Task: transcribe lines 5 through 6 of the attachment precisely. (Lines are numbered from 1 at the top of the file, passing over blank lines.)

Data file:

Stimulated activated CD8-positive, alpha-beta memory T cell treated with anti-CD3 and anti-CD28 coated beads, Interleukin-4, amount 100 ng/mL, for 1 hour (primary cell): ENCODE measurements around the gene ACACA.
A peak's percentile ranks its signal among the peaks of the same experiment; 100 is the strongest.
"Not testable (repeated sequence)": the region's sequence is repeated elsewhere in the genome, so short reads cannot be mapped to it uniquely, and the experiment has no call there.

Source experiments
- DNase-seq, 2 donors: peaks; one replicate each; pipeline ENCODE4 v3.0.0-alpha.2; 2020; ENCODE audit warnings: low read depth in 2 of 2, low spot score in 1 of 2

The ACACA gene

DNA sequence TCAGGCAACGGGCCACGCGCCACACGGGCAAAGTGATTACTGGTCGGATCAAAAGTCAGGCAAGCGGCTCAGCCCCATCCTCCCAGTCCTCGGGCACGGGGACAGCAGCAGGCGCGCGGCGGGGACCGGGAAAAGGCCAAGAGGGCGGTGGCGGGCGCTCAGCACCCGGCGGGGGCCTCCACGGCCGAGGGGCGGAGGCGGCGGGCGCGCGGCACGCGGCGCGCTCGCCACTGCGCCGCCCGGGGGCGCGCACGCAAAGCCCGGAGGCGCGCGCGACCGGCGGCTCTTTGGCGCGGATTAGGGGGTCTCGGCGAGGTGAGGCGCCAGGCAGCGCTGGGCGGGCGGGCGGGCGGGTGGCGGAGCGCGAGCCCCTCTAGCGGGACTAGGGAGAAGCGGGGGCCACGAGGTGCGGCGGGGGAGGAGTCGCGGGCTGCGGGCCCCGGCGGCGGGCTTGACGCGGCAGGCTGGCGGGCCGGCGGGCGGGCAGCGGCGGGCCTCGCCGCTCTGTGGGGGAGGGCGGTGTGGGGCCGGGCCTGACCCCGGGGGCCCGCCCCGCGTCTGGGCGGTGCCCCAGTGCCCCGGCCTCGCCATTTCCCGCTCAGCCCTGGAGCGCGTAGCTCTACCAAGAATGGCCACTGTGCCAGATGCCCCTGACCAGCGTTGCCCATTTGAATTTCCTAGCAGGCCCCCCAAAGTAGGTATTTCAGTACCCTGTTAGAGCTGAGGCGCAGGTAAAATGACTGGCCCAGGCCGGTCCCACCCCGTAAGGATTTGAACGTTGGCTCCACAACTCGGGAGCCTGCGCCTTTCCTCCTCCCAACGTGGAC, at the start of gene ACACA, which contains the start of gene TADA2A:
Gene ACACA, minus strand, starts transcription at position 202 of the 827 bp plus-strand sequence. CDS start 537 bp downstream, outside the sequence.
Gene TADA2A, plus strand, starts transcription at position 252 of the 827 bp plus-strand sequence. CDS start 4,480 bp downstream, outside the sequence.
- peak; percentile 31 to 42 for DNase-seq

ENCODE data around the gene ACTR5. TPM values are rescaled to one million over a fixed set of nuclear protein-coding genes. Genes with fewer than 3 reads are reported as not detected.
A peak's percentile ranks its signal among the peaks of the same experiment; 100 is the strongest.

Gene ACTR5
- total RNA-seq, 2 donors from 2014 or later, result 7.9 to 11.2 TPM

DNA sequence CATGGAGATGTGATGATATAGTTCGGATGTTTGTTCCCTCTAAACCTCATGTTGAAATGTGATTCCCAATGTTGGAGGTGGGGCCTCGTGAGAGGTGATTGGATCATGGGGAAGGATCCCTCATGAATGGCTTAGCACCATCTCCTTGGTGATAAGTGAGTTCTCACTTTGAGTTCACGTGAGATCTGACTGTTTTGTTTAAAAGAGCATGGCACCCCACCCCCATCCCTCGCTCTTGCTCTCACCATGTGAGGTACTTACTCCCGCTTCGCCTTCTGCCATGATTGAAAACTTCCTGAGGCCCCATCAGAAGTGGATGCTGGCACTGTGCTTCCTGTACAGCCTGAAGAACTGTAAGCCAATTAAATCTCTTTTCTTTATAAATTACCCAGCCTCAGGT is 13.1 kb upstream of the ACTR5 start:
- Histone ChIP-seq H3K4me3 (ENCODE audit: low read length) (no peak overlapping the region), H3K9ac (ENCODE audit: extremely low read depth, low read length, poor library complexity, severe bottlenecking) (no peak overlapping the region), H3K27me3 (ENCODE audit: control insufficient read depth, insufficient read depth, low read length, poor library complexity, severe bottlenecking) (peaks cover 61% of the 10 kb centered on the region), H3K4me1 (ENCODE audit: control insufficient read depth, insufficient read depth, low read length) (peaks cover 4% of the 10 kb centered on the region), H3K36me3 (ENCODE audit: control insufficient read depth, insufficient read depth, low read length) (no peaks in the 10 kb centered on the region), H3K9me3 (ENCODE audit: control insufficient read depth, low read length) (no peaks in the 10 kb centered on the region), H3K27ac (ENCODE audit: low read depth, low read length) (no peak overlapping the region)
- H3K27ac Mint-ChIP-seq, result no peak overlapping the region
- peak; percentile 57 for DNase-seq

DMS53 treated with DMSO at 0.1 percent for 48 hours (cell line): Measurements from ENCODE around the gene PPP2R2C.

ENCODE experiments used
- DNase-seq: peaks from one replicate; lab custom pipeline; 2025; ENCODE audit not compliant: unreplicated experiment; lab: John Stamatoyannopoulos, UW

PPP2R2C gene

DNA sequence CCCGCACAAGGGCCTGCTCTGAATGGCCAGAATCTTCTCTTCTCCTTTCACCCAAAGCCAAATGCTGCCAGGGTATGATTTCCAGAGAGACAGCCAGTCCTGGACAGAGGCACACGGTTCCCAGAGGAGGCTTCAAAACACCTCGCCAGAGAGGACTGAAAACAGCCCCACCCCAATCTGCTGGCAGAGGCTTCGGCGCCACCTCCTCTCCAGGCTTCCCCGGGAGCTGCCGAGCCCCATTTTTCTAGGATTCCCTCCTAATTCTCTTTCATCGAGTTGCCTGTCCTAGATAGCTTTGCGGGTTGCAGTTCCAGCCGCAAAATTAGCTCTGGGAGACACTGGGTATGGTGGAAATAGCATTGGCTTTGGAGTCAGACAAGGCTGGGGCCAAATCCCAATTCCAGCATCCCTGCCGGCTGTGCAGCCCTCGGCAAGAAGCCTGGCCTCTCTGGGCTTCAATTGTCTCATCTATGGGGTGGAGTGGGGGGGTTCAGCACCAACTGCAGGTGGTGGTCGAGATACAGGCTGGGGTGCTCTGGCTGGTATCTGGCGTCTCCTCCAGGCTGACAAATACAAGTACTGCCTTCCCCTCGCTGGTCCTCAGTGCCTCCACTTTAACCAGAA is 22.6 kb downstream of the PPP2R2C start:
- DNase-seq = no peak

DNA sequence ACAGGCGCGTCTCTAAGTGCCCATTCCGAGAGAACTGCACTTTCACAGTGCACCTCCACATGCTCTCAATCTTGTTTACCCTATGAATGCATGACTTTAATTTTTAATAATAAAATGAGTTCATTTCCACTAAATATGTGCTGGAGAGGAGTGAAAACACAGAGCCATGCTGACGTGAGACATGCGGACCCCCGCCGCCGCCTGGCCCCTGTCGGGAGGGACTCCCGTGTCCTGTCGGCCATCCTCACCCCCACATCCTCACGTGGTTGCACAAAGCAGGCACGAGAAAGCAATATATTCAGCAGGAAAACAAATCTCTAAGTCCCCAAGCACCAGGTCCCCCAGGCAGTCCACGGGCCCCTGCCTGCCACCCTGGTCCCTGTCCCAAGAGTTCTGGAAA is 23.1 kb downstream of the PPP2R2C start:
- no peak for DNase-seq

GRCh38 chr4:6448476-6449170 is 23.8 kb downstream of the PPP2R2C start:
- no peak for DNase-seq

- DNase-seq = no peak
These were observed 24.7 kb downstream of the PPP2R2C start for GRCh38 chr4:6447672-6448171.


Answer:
- DNase-seq, 2 donors: peaks; one replicate each; pipeline ENCODE4 v3.0.0-alpha.2; 2020; ENCODE audit warnings: low read depth in 2 of 2, low spot score in 1 of 2

The ACACA gene